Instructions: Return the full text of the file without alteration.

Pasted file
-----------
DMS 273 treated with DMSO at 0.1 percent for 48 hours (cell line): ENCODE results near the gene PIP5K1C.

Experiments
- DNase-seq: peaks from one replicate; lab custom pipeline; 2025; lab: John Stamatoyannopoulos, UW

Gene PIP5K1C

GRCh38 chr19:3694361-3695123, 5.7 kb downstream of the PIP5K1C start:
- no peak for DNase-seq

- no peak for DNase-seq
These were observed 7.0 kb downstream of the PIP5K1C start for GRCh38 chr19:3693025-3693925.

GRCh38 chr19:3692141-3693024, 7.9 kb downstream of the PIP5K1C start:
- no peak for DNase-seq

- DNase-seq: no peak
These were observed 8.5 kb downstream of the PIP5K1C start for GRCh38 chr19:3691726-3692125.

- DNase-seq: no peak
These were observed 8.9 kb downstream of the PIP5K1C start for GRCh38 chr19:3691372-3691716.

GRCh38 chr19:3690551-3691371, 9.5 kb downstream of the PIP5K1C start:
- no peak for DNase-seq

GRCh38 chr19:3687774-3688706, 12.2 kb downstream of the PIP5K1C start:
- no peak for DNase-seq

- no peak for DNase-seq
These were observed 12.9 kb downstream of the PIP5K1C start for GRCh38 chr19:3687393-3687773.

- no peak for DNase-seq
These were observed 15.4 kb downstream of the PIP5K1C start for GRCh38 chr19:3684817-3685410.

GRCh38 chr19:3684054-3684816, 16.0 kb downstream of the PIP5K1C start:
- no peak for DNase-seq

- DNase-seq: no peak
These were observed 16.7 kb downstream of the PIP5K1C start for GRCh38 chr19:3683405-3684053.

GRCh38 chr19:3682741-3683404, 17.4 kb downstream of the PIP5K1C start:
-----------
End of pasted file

DMS 273 treated with DMSO at 0.1 percent for 48 hours (cell line): ENCODE results near the gene PIP5K1C.

Experiments
- DNase-seq: peaks from one replicate; lab custom pipeline; 2025; lab: John Stamatoyannopoulos, UW

Gene PIP5K1C

GRCh38 chr19:3694361-3695123, 5.7 kb downstream of the PIP5K1C start:
- no peak for DNase-seq

- no peak for DNase-seq
These were observed 7.0 kb downstream of the PIP5K1C start for GRCh38 chr19:3693025-3693925.

GRCh38 chr19:3692141-3693024, 7.9 kb downstream of the PIP5K1C start:
- no peak for DNase-seq

- DNase-seq: no peak
These were observed 8.5 kb downstream of the PIP5K1C start for GRCh38 chr19:3691726-3692125.

- DNase-seq: no peak
These were observed 8.9 kb downstream of the PIP5K1C start for GRCh38 chr19:3691372-3691716.

GRCh38 chr19:3690551-3691371, 9.5 kb downstream of the PIP5K1C start:
- no peak for DNase-seq

GRCh38 chr19:3687774-3688706, 12.2 kb downstream of the PIP5K1C start:
- no peak for DNase-seq

- no peak for DNase-seq
These were observed 12.9 kb downstream of the PIP5K1C start for GRCh38 chr19:3687393-3687773.

- no peak for DNase-seq
These were observed 15.4 kb downstream of the PIP5K1C start for GRCh38 chr19:3684817-3685410.

GRCh38 chr19:3684054-3684816, 16.0 kb downstream of the PIP5K1C start:
- no peak for DNase-seq

- DNase-seq: no peak
These were observed 16.7 kb downstream of the PIP5K1C start for GRCh38 chr19:3683405-3684053.

GRCh38 chr19:3682741-3683404, 17.4 kb downstream of the PIP5K1C start: